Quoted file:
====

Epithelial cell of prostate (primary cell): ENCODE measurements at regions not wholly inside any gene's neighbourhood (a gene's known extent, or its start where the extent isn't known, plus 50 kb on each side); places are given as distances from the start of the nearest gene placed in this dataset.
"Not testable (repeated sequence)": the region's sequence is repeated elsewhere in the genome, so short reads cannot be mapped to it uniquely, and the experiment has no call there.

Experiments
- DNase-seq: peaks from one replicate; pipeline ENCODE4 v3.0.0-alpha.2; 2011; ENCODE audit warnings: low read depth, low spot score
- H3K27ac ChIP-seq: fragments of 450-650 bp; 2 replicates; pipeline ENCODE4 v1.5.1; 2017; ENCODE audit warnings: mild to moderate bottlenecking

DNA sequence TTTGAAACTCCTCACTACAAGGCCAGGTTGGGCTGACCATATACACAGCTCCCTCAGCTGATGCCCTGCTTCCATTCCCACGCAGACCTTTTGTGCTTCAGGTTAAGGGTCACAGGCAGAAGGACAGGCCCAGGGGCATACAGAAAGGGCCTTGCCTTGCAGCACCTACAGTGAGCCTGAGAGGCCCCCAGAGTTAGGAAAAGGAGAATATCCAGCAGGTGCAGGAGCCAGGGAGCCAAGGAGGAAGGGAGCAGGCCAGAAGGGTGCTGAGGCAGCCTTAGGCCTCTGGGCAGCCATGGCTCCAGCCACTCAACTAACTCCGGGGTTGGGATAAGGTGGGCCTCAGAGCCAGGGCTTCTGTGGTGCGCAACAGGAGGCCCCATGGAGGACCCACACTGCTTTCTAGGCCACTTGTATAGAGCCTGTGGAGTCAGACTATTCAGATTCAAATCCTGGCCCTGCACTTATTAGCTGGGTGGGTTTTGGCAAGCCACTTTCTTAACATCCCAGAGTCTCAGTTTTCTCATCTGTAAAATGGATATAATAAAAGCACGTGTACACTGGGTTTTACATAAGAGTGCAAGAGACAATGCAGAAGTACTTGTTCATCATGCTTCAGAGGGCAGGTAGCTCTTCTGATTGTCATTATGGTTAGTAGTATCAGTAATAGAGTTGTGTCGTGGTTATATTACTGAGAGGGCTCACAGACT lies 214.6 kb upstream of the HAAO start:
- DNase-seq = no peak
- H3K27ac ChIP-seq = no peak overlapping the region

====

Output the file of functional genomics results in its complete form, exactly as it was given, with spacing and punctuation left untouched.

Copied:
Epithelial cell of prostate (primary cell): ENCODE measurements at regions not wholly inside any gene's neighbourhood (a gene's known extent, or its start where the extent isn't known, plus 50 kb on each side); places are given as distances from the start of the nearest gene placed in this dataset.
"Not testable (repeated sequence)": the region's sequence is repeated elsewhere in the genome, so short reads cannot be mapped to it uniquely, and the experiment has no call there.

Experiments
- DNase-seq: peaks from one replicate; pipeline ENCODE4 v3.0.0-alpha.2; 2011; ENCODE audit warnings: low read depth, low spot score
- H3K27ac ChIP-seq: fragments of 450-650 bp; 2 replicates; pipeline ENCODE4 v1.5.1; 2017; ENCODE audit warnings: mild to moderate bottlenecking

DNA sequence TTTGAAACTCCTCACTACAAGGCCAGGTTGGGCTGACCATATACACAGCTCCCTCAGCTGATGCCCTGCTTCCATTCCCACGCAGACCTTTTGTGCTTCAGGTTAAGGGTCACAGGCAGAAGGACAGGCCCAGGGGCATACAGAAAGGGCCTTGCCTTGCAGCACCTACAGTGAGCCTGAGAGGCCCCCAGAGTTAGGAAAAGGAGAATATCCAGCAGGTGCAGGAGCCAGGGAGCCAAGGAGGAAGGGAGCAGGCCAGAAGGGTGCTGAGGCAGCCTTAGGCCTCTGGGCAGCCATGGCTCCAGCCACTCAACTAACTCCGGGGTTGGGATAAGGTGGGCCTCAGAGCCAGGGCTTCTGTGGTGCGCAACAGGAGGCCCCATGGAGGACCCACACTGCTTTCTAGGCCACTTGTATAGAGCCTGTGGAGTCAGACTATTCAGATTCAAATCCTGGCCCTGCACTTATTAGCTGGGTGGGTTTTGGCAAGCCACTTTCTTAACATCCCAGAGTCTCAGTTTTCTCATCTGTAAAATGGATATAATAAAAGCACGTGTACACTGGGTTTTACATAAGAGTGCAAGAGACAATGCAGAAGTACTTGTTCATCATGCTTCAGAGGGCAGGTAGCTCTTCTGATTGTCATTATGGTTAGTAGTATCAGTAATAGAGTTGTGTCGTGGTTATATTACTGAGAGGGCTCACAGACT lies 214.6 kb upstream of the HAAO start:
- DNase-seq = no peak
- H3K27ac ChIP-seq = no peak overlapping the region